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I've only just listened to the beginning of the podcast and I'm only going to comment on the Head Boy James scenario for now. We don't have prefects/head boys in my country's schools, so I don't know what their specific functions are, but I am of the opinion being Head Boy requires different attributes than being a prefect. To be a prefect, I imagine a well-behaved, studious and rule-following nature would suit you best, because you will be responsible to keep other students in line and you'll need to give the example. But I think Head Boy would require, above all, leadership. I view it as a position that doesn't concern itself so much with the more mundane student problems, but with more important stuff and it probably also serves as a connection between the student body and the staff.

So, in the specific case of James and Remus, I definitely see Remus as suited for the prefect role, but not so much for the Head Boy one, as he didn't display leadership skills within his group. James, on the other hand, would be abysmal at being a prefect, but could possibly perform well at a position where his clear leadership skills would be needed.

I am also of the opinion that choosing James as HB was yet another clue of Dumbledore's instigator nature. It was during the Marauders' time at school that Voldemort's first rise to power was taking place and, even if open war wasn't happening, it likely wasn't too far from it. And students coming out of Hogwarts would undoubtedly be caught in it. Knowing Dumbledore, his choice of Head Boy and Head Girl would take this into account. I believe he saw in James the potential to be a leader during the war, but his wayward and irresponsible ways were an obstacle to this. Giving him the position of Head Boy would help him learn responsibility, mature and grow into the man he would need to be. And he would serve as an example to the younger students, as James was very popular and always strongly opposed to the Dark Arts and all that Voldemort and his followers stood for. In the same note, a popular muggle-born girl is the perfect choice for Head Girl.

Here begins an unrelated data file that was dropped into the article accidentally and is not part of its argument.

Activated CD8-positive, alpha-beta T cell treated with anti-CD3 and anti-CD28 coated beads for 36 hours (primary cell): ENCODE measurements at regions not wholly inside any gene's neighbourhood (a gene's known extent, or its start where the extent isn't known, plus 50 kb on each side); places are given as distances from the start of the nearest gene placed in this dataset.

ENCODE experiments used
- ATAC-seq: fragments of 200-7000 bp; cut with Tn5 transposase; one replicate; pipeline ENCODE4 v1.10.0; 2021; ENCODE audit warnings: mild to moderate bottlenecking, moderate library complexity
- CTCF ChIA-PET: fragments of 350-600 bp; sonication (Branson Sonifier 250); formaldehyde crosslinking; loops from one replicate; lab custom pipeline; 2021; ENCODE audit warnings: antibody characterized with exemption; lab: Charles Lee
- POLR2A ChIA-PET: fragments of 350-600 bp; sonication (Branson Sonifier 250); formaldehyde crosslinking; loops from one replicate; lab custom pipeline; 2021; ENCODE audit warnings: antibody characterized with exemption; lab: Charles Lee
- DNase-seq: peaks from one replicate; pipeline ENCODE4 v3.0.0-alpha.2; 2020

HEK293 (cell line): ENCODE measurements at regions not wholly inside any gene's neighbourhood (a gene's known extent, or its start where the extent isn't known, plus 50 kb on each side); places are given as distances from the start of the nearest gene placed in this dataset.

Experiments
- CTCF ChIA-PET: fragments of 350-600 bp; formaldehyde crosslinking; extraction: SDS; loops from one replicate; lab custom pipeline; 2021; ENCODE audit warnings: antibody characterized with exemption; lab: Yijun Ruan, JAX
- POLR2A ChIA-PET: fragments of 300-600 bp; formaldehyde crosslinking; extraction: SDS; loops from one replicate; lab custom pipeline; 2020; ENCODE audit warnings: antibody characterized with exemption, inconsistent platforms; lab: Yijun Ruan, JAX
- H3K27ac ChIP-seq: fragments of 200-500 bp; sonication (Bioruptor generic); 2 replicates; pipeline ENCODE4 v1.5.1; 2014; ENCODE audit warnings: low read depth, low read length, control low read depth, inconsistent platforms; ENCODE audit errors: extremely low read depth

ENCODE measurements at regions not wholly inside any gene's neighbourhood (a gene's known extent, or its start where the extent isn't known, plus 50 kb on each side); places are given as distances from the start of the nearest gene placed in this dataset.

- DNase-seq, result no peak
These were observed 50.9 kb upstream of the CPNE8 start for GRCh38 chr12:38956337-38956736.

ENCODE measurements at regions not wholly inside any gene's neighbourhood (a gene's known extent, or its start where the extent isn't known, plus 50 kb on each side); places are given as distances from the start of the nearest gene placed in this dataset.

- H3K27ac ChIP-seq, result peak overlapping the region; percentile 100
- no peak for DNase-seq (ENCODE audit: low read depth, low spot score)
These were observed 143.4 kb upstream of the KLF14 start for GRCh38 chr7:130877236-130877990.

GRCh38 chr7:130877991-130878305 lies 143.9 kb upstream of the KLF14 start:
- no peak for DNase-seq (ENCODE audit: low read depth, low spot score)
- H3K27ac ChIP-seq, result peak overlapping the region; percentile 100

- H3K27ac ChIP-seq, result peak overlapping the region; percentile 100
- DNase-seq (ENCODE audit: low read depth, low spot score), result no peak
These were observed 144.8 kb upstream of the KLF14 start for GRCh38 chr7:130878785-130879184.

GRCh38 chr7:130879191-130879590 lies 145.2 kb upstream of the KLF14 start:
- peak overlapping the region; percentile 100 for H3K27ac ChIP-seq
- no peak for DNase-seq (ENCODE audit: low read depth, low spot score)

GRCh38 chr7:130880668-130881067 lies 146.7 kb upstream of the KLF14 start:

Or maybe he just took matchmaking to a whole new level :lol:

On the subject of James and Lily dating, I believe they only start dating during 7th year and not before. But I agree with Rosie that the "incident" (which was during their 6th year, if I'm remembering correctly) would have had a great impact on James.

It's also possible that James' parents died somewhere during his school years and that affected him, but that's a whole new can of worms.

As for the chaser/seeker debate, I'm all for chaser!James. I don't think playing with a snitch has any relevance to what position he plays in. He's doing it to show off and you can't quite get the same effect with a quaffle, can you? You can't keep it in you pocket. (It's entirely possible that Jo changed her mind after the film, but I'm choosing not to believe it).


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 Post subject: Re: Episode 22, PoA 5-6: Cadogan's Pony
PostPosted: Mon Feb 11, 2013 7:47 am 
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Snuffles wrote:
Or maybe he just took matchmaking to a whole new level :lol:


I think all previous arguments about why James became Head Boy are invalid after this comment. lol :lol: :) This is perfect!

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 Post subject: Re: Episode 22, PoA 5-6: Cadogan's Pony
PostPosted: Mon Feb 11, 2013 12:20 pm 

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About halfway through the podcast so far. Great as usual! A few thoughts (well, a few very long thoughts):

1. Molly giggling with the girls v. Arthur frowning at the paper. Setting aside the love potion issue, I love how this reflects the Weasleys' personalities. Molly seems to be the type who gets angry and just explodes and then is perfectly happy once it's out of her system (I'm talking temper rather than her overwhelming fear for the safety of her family). Arthur is a quieter type, generally happy go lucky, but when he's serious about something I see him latching onto it and not letting go. I also like these scenes with Arthur and Harry because they show how fortunate Harry is to have Arthur in his life. Arthur is the most mature male role model Harry has. Lupin and Sirius are great, but both so damaged that they're not always the best examples. And Dumbledore is something else entirely.